Salutations, loyal readers (both of you). Now that I have returned from a (mostly) wonderful week in Jolly Olde, I will take a few minutes to indulge myself in relating some of the week's highs and lows.
The purpose of the visit was to drag my family over from the states to attend my graduation ceremony from the University of Manchester. Not that I really had to drad them-- wild horses couldn't have prevented them from coming. We arrived in London, Heathrow at 6 am on a sunday morning. It shouldn't have taken us 4 1/2 hours to get to our flat in Fulham, but it did. I'll spare you the aggravating details. Suffice it to say that if my aunt walked any more slowly she'd be going backwards. I've seen snails ascend mountains with more rapidity than that woman can muster. Oy vey.
We were pretty knackered on sunday, but we only had 2 days to spend in London, so sleep could wait. We ditched our bags and hopped the tube to the Victoria and Albert museum, which struck me rather like England's attic. It's crammed full of all kinds of random stuff, from plaster cast replicas of Richard I's tomb and Michaelangelo's David, to a 3500 year old Egyptian glass vase, to an original copy of William Morris's edition of the Canterbury tales. Weird, but cool. The art isn't displayed very well because there's so much packed into such a small space, but it has the advantage of allowing people with limited mobility to see a lot of stuff in a relatively short time.
Back on the tube to Fulham, where we had dinner at (and pay attention here, because this is important) the best Mediteranean resturaunt in which I have ever eaten. (Bear in mind I spend 3 weeks this summer travelling around the Mediteranean in Italy, France, and Spain, so I know whereof I speak.) If you ever find yourself in London, take the District Line to the West Brompton station, turn left out of the station, walk down Lilly Road 1 block, cross the street, and enter the Golden Horn. You will not regret it. The ambiance was quiet and pleasant, the wait staff was stupendous, the menu varied, and the food indescribably good. And all the entrees were under 8 pounds. I'm trying to rack up some business for these guys because the place has only been open a few months and I really want them to make a go of it. We had them bring out the chef so we could give him a standing ovation. He seemed tickled.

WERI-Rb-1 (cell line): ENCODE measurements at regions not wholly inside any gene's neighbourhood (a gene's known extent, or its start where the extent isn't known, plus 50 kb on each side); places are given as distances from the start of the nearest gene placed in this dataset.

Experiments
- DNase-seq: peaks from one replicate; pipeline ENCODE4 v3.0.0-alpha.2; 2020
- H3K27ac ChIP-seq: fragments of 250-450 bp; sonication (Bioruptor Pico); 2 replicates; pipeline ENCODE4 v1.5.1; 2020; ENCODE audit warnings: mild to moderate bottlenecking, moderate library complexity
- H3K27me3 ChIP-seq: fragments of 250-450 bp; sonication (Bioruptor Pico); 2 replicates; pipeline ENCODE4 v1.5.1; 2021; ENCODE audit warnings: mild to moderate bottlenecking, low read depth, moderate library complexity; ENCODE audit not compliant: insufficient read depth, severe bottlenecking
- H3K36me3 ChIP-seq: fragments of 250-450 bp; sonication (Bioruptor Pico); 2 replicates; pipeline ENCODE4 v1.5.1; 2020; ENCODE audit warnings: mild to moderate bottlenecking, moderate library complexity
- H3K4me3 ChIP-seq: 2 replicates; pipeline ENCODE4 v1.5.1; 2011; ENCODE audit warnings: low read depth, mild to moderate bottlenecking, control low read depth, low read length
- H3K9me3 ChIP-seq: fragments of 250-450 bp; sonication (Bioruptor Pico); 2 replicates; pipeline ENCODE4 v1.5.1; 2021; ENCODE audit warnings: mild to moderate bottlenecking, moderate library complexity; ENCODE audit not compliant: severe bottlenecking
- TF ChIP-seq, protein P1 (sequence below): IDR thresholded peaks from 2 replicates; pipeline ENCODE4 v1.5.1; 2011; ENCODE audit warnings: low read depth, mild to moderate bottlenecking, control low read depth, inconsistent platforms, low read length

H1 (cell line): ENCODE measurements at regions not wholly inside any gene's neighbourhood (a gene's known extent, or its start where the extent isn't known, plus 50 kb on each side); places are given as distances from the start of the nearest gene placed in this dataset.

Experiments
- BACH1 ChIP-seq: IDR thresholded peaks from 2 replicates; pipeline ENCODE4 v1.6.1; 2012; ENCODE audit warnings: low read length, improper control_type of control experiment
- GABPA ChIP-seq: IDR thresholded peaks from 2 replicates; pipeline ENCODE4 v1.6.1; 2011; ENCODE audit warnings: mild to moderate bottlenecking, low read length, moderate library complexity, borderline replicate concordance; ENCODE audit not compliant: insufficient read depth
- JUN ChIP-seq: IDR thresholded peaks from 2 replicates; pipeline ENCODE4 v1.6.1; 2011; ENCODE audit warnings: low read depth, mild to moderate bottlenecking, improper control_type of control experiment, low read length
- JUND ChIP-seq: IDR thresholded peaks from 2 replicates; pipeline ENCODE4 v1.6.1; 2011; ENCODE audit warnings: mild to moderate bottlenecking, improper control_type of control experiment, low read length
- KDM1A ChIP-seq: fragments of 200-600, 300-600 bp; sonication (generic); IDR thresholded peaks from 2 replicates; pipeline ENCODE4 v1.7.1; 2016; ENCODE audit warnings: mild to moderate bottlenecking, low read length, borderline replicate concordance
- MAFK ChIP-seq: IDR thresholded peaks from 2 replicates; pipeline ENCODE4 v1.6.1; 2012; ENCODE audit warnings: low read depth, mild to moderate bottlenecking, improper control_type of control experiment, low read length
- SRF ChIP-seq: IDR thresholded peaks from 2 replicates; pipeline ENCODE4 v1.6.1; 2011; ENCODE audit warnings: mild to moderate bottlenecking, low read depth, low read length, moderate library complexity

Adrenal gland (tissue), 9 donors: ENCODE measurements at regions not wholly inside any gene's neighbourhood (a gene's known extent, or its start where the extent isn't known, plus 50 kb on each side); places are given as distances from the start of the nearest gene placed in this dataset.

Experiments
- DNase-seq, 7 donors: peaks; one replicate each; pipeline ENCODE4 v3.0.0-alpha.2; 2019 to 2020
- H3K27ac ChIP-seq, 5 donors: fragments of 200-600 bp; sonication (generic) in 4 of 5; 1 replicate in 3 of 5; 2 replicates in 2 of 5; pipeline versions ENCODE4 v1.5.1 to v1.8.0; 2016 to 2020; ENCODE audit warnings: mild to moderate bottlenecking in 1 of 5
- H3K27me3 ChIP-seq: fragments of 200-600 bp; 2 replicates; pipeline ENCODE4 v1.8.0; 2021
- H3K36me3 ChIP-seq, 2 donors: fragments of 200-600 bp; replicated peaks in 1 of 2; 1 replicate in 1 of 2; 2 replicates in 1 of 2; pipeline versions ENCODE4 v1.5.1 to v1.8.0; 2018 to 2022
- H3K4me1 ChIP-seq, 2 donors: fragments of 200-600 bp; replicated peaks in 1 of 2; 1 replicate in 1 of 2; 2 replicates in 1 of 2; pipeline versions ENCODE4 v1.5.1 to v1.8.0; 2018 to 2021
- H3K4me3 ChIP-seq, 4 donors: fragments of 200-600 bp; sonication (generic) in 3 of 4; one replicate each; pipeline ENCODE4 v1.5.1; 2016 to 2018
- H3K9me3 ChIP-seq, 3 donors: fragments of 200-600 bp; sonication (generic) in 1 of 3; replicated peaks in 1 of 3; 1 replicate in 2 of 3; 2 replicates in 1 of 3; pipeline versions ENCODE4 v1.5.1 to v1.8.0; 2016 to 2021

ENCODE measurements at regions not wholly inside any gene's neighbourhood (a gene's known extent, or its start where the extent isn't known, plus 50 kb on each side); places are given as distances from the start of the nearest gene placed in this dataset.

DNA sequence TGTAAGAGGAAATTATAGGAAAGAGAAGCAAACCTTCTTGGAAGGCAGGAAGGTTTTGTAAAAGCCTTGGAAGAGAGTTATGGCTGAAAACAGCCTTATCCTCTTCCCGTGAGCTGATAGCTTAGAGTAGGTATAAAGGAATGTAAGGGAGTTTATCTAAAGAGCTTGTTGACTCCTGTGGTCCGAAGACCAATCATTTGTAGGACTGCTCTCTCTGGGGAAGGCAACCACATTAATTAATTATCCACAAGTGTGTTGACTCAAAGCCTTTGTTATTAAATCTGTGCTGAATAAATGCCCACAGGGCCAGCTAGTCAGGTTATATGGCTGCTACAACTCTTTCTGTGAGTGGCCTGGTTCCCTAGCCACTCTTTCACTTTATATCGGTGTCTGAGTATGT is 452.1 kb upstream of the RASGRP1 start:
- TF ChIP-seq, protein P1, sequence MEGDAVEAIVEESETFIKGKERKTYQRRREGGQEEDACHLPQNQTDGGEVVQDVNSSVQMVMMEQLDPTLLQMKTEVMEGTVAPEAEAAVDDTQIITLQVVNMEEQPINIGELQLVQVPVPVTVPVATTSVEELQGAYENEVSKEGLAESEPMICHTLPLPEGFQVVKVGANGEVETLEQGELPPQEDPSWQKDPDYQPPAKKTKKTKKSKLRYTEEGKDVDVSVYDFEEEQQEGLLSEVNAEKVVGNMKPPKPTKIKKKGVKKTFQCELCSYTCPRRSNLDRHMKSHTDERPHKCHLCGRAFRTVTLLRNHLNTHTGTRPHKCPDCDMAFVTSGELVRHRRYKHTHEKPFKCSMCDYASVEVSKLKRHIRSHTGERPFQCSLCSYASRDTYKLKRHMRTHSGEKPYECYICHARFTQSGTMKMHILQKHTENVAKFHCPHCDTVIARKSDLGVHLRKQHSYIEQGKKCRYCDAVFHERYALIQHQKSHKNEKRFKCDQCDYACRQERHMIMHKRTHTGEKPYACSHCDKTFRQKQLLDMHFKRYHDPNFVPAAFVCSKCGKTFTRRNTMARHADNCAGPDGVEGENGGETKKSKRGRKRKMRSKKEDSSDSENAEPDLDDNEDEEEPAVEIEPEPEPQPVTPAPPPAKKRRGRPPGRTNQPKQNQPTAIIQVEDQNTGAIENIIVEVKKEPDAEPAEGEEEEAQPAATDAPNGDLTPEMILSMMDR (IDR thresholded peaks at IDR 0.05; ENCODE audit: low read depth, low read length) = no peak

Tuesday was a trip to the Cabinet War Rooms (the audio tour is informative, but difficult to follow, and the admission is rather steep, but if you're into WWII history it's a must-see), then took a cab to the theatre district to have dinner at The Ivy (the food was excellent, but the menu was limited, the wait staff was snotty, the dining room cramped and noisy, and the prices were disproportionately high for the experience. I understand that The Ivy is the place to be seen, but I thought the Golden Horn was better). After dinner we wandered up and down Jermyn and Bond Streets for some decadent holiday window-shopping, and then went to the Savoy to see Penelope Keith in Noel Coward's Blithe Spirit. Marvelous play, beautiful set, well-acted, and Penelope Keith is perfectly cast as the eccentric, happy-go-lucky medium. (We know her from her Manor Born days, so it was a thrill to see in her person and still performing so well.)
I must apologize if this blog begins to read rather like a review of London's and Manchester's resturaunts and theatres, but that's what my family does when it travels-- eats and goes to the theatre.
Stay tuned for tomorrow's exciting entry, An American Drives from London to Manchester.